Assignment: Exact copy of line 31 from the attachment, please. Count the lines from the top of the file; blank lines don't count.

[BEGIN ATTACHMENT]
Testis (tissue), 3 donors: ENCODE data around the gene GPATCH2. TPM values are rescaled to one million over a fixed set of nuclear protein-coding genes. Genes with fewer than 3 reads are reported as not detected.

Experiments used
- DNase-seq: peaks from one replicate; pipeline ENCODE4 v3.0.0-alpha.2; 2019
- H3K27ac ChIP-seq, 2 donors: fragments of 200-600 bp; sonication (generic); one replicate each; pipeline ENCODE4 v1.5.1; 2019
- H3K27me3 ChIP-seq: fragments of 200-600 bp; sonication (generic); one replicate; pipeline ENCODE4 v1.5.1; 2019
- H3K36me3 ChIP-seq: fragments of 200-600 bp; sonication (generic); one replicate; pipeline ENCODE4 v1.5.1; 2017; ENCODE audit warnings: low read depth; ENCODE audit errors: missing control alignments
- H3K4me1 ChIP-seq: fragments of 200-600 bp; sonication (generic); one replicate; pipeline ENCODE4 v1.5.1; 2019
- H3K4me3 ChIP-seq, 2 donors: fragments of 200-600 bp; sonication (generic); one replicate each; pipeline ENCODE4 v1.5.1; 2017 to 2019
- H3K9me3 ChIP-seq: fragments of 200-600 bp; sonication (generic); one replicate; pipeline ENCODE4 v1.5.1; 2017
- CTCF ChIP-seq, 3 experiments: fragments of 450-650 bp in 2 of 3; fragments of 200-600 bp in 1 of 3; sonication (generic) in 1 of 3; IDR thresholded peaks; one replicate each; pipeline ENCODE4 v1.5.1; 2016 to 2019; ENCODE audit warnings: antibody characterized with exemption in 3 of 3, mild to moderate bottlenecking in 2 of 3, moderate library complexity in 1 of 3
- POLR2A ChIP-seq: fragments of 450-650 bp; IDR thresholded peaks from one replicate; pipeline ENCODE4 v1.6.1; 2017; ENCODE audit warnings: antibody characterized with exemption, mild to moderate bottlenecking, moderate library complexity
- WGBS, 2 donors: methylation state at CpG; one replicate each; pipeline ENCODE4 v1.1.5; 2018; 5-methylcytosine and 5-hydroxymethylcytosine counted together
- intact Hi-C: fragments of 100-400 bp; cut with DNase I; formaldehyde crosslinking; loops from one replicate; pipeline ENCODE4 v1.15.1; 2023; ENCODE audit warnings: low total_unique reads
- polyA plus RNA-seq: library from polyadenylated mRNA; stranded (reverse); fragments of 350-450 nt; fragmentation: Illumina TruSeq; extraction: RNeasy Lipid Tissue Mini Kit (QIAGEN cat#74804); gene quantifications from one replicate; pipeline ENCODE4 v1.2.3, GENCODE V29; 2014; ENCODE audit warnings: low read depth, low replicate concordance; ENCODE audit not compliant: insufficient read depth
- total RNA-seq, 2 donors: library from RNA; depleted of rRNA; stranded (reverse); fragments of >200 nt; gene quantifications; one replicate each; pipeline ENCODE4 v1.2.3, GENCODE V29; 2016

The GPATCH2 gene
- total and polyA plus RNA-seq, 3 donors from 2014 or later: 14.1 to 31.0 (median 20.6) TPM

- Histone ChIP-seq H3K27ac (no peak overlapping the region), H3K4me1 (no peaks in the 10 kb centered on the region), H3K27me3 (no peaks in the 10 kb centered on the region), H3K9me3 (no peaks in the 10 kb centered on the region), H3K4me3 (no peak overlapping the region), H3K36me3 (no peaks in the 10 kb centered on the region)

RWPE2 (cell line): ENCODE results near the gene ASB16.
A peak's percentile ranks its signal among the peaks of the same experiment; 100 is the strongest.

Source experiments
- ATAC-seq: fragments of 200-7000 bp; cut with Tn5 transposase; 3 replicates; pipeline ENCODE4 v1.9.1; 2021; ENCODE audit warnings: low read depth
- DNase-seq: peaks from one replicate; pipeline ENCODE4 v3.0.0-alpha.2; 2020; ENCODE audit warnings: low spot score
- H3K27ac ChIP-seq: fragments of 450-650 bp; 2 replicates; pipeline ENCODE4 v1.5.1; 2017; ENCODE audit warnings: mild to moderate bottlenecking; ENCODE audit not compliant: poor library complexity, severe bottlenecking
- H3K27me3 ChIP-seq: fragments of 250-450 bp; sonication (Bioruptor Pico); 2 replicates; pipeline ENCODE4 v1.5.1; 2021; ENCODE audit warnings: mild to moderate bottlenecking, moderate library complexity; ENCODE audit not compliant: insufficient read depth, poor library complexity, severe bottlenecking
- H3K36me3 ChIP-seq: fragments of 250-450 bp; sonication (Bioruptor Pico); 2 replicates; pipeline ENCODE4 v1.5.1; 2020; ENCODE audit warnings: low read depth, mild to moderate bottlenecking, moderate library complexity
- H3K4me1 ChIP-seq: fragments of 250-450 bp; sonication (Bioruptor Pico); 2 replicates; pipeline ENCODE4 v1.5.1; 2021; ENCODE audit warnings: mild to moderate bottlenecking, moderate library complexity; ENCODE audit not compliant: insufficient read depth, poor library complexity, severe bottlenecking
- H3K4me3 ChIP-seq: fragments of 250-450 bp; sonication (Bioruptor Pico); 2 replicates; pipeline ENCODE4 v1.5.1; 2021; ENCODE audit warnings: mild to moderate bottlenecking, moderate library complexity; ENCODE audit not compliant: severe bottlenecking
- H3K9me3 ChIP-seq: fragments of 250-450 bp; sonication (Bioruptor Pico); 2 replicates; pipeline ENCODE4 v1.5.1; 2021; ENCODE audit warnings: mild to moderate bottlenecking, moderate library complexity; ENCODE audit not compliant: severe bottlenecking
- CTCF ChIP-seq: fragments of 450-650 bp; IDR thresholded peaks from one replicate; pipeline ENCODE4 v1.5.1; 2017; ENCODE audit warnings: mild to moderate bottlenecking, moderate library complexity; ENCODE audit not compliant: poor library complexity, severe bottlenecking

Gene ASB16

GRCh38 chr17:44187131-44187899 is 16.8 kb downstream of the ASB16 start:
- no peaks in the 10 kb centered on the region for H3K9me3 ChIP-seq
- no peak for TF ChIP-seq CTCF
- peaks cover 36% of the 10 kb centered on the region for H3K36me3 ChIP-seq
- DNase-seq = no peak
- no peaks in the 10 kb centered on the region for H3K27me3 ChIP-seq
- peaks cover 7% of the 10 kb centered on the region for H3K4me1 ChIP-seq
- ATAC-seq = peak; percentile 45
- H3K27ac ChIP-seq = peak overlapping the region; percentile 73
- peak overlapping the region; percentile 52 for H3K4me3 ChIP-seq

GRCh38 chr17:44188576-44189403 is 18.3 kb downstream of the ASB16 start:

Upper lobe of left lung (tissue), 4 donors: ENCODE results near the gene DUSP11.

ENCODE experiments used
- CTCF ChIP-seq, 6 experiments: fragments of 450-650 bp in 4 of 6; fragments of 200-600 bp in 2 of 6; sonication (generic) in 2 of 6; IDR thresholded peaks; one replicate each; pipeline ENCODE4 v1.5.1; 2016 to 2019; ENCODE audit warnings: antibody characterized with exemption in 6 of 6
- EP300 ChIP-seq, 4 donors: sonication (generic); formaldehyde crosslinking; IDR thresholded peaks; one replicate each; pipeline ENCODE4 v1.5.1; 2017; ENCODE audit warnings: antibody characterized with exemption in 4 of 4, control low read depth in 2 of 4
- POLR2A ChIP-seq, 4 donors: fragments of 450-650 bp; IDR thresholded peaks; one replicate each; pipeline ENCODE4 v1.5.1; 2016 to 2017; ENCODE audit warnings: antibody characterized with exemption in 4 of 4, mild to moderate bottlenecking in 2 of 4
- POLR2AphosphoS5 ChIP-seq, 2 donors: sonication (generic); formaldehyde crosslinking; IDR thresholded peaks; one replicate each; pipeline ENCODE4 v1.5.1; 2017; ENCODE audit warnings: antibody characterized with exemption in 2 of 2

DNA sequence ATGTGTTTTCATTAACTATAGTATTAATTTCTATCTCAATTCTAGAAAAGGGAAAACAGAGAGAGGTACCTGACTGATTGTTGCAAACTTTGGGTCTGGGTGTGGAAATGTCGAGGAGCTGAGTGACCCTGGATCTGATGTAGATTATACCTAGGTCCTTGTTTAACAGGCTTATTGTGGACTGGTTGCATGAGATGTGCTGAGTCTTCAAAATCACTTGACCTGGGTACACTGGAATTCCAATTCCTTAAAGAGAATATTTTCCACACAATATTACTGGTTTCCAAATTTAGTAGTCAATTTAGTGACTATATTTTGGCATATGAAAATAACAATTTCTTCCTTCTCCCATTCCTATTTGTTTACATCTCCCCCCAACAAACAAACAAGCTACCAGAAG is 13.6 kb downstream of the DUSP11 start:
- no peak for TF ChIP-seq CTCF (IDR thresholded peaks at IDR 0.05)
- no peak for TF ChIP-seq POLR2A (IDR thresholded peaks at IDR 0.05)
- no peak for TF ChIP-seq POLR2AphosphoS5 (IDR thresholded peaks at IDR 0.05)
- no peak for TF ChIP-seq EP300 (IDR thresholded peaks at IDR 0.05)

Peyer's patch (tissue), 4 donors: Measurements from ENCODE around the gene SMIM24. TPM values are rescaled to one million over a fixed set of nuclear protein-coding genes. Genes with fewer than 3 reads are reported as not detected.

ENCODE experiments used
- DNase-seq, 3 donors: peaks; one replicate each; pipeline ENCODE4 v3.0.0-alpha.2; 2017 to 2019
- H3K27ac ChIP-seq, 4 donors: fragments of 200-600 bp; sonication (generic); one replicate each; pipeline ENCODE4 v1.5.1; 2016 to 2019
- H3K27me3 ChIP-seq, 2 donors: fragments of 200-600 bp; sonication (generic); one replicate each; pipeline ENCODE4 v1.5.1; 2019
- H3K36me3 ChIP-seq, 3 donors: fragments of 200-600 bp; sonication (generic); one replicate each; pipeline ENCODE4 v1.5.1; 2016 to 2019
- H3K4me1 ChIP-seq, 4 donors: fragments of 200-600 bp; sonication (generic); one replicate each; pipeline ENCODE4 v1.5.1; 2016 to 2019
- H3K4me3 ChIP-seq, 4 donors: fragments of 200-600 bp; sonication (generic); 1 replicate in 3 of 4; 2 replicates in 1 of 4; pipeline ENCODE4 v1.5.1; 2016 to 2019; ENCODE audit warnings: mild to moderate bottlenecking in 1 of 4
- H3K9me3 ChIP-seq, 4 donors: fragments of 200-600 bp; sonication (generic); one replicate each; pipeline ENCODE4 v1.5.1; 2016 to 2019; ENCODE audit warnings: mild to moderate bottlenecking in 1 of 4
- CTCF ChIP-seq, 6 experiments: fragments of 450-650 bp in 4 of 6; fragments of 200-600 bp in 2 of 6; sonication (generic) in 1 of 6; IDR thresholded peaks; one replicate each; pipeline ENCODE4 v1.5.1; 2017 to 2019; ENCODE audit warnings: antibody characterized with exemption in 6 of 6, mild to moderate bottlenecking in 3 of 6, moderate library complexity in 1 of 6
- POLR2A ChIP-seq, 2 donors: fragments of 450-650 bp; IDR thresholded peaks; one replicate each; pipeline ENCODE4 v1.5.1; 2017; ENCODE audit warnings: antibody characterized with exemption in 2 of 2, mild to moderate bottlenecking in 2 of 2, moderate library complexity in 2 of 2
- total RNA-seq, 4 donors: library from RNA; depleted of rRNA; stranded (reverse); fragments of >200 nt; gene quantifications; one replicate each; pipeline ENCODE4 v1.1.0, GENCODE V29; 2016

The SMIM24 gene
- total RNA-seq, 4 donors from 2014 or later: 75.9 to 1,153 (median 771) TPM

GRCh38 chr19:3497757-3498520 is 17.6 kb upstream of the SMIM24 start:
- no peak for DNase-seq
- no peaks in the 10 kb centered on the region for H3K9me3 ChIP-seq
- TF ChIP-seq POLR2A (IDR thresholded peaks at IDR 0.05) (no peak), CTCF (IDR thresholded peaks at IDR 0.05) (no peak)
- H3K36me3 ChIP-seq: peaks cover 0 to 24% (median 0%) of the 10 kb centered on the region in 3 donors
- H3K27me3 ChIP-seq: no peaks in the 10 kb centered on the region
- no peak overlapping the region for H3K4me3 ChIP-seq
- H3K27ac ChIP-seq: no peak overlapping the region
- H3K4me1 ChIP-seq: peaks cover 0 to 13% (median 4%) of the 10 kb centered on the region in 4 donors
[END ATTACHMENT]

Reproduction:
Gene ASB16